[overlapping conversation]

30:32 RC: Color scheme on the website, guys.

30:33 MH: Yeah. It’s an artistic choice. Come on.

30:36 RC: Of who?

30:37 MH: Yeah, okay. Of Michael.


30:40 RC: The other one, the deeper one would be the talk by Stein, Stein Rasmussen. His main point was about stop asking stupid questions about your KPI and start asking real questions. So he said you should not ask about KPI, you should ask about KPQ which is Key Performance Question. And from those KPQ, technically, you should get your KPI from.

31:06 MH: Awesome.

31:07 S1: Does that make sense?

31:07 MH: Yeah, very much. Thank you very much. Thank you, Stein. Stein!


31:12 MH: Thank you, Rafael.


31:14 MH: Alright. Alright. Alright.

31:18 MK: And I just wanna clarify quickly that we had a lengthy conversation on the bus about the color scheme of the Analytics Hour webpage. If anyone has any feedback on that, please send it to Tim. He’d love to hear your thoughts.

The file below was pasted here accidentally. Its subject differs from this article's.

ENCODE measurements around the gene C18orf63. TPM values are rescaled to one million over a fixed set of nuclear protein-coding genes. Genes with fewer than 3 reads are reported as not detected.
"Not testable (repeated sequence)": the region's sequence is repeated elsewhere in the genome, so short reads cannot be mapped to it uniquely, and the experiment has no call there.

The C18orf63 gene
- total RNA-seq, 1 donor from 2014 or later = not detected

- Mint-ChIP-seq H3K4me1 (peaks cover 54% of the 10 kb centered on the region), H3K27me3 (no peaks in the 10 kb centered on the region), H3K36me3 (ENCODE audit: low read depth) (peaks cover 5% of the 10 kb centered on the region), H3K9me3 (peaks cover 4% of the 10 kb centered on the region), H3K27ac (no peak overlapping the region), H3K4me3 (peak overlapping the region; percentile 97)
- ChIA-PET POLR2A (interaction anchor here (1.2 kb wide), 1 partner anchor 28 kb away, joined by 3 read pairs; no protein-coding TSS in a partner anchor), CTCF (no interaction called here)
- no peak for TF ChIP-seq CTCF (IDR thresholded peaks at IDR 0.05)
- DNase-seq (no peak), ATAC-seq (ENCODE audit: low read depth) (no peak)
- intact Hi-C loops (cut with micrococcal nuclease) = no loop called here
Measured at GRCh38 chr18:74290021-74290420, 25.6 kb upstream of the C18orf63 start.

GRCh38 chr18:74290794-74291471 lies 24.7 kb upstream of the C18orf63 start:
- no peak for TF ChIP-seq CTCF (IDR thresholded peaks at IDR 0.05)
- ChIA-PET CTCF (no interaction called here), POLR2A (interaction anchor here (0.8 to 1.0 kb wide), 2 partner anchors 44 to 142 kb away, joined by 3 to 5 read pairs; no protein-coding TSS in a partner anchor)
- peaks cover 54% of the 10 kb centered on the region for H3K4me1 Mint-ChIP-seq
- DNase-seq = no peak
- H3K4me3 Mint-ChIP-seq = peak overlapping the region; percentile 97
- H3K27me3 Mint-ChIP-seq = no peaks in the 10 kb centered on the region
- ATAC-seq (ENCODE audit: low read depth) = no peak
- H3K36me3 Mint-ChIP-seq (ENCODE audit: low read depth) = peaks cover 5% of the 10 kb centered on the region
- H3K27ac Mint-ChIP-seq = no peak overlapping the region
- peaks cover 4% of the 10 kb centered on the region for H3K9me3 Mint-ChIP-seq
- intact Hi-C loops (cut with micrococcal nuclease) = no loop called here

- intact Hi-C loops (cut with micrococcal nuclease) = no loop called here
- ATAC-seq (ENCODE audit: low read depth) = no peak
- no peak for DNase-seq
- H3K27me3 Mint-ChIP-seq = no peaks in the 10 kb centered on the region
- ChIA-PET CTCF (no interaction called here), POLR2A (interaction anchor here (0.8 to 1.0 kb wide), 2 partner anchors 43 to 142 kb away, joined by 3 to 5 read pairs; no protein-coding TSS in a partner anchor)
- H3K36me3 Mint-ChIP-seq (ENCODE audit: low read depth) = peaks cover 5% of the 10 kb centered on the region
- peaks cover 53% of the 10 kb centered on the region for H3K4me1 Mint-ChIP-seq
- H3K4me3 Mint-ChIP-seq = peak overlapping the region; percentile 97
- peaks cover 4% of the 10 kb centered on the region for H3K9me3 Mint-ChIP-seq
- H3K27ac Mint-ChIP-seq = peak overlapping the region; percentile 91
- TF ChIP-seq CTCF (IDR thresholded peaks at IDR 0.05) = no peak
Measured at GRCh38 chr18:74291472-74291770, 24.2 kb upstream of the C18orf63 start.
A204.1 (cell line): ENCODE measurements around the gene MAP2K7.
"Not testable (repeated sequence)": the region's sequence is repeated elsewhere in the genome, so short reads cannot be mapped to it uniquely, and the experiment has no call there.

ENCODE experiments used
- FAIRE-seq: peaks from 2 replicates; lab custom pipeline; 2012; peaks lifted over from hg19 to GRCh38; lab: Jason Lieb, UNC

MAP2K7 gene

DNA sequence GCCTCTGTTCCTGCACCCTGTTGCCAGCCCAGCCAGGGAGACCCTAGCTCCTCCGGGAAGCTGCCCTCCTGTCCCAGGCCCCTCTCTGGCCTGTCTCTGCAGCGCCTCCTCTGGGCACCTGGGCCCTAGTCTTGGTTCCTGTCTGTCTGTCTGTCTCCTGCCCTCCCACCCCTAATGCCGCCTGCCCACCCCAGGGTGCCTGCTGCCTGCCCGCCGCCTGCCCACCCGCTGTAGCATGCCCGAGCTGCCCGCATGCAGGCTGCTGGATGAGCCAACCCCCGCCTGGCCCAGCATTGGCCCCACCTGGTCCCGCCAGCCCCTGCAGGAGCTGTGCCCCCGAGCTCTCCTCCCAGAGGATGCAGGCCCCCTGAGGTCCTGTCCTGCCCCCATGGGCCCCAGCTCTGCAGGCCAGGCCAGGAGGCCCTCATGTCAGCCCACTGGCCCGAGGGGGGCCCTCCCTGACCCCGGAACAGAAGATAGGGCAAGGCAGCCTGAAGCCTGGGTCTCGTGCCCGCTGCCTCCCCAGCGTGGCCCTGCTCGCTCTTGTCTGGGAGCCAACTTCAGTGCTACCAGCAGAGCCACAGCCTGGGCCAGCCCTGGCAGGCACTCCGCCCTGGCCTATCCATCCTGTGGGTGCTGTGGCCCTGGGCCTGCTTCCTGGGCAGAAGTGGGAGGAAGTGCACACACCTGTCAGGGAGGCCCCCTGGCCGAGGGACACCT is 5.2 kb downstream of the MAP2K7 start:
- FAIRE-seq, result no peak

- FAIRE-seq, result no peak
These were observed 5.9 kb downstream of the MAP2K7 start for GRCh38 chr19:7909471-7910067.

31:33 MH: He loves bleeding blue.

31:34 TW: I have blue skin on the website. I’ll be emailing myself profusely.


31:41 TW: Mariia, if you can come up.

31:43 S?: Mariia.

31:44 TW: And this is where I… I probably already butchered your first name, is it Bocheva?

31:48 Mariia Bocheva: Yeah.

31:48 TW: Oh. I guess I could give you the…

31:50 MB: Sure.

31:50 TW: So Mariia’s from OWOX BI?

31:54 MB: Right.